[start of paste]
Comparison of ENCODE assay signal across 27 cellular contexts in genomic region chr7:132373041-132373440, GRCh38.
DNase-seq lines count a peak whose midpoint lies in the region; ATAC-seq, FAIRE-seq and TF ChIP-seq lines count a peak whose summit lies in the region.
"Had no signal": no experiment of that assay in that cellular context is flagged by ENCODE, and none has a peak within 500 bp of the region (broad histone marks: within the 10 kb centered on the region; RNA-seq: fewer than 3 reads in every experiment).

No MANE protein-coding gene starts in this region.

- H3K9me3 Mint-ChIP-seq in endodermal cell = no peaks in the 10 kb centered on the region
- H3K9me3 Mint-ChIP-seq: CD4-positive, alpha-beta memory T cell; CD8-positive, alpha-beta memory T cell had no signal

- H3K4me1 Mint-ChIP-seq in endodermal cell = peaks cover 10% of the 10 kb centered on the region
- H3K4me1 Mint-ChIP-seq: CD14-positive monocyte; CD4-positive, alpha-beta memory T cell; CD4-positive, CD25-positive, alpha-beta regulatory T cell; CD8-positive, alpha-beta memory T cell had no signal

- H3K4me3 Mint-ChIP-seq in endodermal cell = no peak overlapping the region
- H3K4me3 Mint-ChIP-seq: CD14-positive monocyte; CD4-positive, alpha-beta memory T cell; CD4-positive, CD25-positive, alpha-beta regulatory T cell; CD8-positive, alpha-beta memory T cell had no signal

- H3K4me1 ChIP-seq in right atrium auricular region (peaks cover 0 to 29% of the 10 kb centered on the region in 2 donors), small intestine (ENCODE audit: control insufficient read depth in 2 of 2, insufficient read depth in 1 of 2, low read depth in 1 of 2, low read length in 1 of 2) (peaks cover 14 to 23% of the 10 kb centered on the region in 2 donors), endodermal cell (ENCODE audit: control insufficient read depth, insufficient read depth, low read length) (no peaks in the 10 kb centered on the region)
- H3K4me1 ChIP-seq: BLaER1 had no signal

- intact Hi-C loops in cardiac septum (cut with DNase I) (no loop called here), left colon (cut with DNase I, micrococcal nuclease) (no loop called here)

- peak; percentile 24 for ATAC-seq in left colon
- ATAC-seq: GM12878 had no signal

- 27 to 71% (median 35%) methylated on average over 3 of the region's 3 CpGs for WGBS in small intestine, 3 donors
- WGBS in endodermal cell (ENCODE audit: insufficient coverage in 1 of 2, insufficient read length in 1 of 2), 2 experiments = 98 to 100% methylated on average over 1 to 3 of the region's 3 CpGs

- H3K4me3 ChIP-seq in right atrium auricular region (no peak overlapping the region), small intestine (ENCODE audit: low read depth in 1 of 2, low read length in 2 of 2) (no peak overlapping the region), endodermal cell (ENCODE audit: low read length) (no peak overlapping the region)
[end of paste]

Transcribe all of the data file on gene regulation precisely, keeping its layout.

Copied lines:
Comparison of ENCODE assay signal across 27 cellular contexts in genomic region chr7:132373041-132373440, GRCh38.
DNase-seq lines count a peak whose midpoint lies in the region; ATAC-seq, FAIRE-seq and TF ChIP-seq lines count a peak whose summit lies in the region.
"Had no signal": no experiment of that assay in that cellular context is flagged by ENCODE, and none has a peak within 500 bp of the region (broad histone marks: within the 10 kb centered on the region; RNA-seq: fewer than 3 reads in every experiment).

No MANE protein-coding gene starts in this region.

- H3K9me3 Mint-ChIP-seq in endodermal cell = no peaks in the 10 kb centered on the region
- H3K9me3 Mint-ChIP-seq: CD4-positive, alpha-beta memory T cell; CD8-positive, alpha-beta memory T cell had no signal

- H3K4me1 Mint-ChIP-seq in endodermal cell = peaks cover 10% of the 10 kb centered on the region
- H3K4me1 Mint-ChIP-seq: CD14-positive monocyte; CD4-positive, alpha-beta memory T cell; CD4-positive, CD25-positive, alpha-beta regulatory T cell; CD8-positive, alpha-beta memory T cell had no signal

- H3K4me3 Mint-ChIP-seq in endodermal cell = no peak overlapping the region
- H3K4me3 Mint-ChIP-seq: CD14-positive monocyte; CD4-positive, alpha-beta memory T cell; CD4-positive, CD25-positive, alpha-beta regulatory T cell; CD8-positive, alpha-beta memory T cell had no signal

- H3K4me1 ChIP-seq in right atrium auricular region (peaks cover 0 to 29% of the 10 kb centered on the region in 2 donors), small intestine (ENCODE audit: control insufficient read depth in 2 of 2, insufficient read depth in 1 of 2, low read depth in 1 of 2, low read length in 1 of 2) (peaks cover 14 to 23% of the 10 kb centered on the region in 2 donors), endodermal cell (ENCODE audit: control insufficient read depth, insufficient read depth, low read length) (no peaks in the 10 kb centered on the region)
- H3K4me1 ChIP-seq: BLaER1 had no signal

- intact Hi-C loops in cardiac septum (cut with DNase I) (no loop called here), left colon (cut with DNase I, micrococcal nuclease) (no loop called here)

- peak; percentile 24 for ATAC-seq in left colon
- ATAC-seq: GM12878 had no signal

- 27 to 71% (median 35%) methylated on average over 3 of the region's 3 CpGs for WGBS in small intestine, 3 donors
- WGBS in endodermal cell (ENCODE audit: insufficient coverage in 1 of 2, insufficient read length in 1 of 2), 2 experiments = 98 to 100% methylated on average over 1 to 3 of the region's 3 CpGs

- H3K4me3 ChIP-seq in right atrium auricular region (no peak overlapping the region), small intestine (ENCODE audit: low read depth in 1 of 2, low read length in 2 of 2) (no peak overlapping the region), endodermal cell (ENCODE audit: low read length) (no peak overlapping the region)